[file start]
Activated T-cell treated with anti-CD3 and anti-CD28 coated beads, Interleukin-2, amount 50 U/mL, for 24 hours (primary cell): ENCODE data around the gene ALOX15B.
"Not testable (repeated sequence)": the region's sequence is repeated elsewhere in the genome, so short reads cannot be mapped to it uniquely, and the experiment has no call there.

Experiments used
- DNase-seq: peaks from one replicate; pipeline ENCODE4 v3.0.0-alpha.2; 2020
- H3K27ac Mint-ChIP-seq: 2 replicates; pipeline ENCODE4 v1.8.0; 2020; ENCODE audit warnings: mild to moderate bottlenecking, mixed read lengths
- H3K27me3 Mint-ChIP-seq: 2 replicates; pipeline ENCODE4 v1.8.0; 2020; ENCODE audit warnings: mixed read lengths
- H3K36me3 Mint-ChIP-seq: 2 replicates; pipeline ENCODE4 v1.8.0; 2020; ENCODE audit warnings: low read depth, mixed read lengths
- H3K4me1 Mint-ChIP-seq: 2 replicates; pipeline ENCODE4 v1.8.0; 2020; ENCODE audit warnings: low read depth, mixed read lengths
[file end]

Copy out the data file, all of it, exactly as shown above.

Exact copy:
Activated T-cell treated with anti-CD3 and anti-CD28 coated beads, Interleukin-2, amount 50 U/mL, for 24 hours (primary cell): ENCODE data around the gene ALOX15B.
"Not testable (repeated sequence)": the region's sequence is repeated elsewhere in the genome, so short reads cannot be mapped to it uniquely, and the experiment has no call there.

Experiments used
- DNase-seq: peaks from one replicate; pipeline ENCODE4 v3.0.0-alpha.2; 2020
- H3K27ac Mint-ChIP-seq: 2 replicates; pipeline ENCODE4 v1.8.0; 2020; ENCODE audit warnings: mild to moderate bottlenecking, mixed read lengths
- H3K27me3 Mint-ChIP-seq: 2 replicates; pipeline ENCODE4 v1.8.0; 2020; ENCODE audit warnings: mixed read lengths
- H3K36me3 Mint-ChIP-seq: 2 replicates; pipeline ENCODE4 v1.8.0; 2020; ENCODE audit warnings: low read depth, mixed read lengths
- H3K4me1 Mint-ChIP-seq: 2 replicates; pipeline ENCODE4 v1.8.0; 2020; ENCODE audit warnings: low read depth, mixed read lengths